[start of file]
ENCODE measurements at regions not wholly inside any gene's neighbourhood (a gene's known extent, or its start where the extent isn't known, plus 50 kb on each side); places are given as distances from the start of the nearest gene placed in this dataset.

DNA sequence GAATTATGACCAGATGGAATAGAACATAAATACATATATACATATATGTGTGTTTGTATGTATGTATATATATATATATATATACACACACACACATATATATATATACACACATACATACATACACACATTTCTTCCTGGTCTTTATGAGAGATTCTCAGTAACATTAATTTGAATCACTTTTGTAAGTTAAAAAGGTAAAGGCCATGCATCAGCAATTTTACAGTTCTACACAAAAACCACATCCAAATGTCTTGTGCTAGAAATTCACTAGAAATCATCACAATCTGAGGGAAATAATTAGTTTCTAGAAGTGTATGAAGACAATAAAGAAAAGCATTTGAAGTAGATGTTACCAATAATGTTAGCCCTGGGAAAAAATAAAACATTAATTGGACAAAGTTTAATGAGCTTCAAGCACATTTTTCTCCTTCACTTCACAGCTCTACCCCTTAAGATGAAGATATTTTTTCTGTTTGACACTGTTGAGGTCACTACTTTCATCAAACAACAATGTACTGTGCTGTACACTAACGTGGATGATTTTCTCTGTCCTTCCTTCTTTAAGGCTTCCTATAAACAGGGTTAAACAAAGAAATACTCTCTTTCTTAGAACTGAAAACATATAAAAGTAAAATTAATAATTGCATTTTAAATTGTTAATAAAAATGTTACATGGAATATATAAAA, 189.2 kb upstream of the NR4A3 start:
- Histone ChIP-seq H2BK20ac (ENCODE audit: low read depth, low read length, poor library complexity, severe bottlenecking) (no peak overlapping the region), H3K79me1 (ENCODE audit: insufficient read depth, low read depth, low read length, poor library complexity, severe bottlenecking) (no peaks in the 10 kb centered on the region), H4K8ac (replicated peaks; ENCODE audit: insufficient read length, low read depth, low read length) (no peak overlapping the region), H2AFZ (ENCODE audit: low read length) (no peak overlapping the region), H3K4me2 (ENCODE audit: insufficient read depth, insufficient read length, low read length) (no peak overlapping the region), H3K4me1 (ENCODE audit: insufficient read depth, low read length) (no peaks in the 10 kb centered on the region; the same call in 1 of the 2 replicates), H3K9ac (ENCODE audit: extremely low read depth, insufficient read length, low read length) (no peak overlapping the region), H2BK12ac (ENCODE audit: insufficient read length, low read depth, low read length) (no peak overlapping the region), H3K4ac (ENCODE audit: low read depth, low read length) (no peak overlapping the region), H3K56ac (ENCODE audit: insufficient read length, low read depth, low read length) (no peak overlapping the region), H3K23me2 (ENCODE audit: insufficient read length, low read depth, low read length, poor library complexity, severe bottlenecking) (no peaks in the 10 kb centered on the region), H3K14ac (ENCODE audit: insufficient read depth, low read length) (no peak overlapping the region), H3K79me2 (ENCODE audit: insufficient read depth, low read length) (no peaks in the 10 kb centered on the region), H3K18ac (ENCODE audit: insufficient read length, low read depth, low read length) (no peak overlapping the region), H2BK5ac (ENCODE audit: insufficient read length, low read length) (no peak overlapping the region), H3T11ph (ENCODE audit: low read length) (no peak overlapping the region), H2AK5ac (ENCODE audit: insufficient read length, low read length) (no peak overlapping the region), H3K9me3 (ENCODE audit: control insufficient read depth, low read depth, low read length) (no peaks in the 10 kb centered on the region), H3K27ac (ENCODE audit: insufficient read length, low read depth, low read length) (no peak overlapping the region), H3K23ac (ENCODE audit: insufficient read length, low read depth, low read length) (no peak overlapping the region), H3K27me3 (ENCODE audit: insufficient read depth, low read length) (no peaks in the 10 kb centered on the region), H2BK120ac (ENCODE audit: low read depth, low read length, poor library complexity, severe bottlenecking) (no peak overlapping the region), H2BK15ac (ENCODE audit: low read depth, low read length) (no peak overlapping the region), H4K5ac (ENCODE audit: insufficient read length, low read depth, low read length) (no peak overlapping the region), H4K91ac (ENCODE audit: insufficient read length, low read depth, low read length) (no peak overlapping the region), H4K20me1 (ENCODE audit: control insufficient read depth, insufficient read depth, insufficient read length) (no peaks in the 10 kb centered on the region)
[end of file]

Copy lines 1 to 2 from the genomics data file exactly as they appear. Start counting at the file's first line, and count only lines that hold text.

ENCODE measurements at regions not wholly inside any gene's neighbourhood (a gene's known extent, or its start where the extent isn't known, plus 50 kb on each side); places are given as distances from the start of the nearest gene placed in this dataset.

DNA sequence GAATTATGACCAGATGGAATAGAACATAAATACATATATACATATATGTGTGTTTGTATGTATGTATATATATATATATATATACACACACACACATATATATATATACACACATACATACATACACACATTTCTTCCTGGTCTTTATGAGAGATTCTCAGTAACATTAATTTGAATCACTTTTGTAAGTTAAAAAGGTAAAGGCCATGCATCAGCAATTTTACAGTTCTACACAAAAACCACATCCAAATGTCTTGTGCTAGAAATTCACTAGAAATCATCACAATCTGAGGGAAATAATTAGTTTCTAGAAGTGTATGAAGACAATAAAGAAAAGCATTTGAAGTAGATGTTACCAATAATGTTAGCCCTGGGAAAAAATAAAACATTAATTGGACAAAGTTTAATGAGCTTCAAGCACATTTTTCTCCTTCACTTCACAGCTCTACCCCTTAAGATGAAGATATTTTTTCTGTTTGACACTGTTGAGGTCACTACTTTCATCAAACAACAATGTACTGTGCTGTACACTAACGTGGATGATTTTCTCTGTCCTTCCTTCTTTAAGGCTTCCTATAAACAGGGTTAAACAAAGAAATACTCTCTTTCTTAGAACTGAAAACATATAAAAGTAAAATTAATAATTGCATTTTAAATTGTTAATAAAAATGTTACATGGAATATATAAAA, 189.2 kb upstream of the NR4A3 start: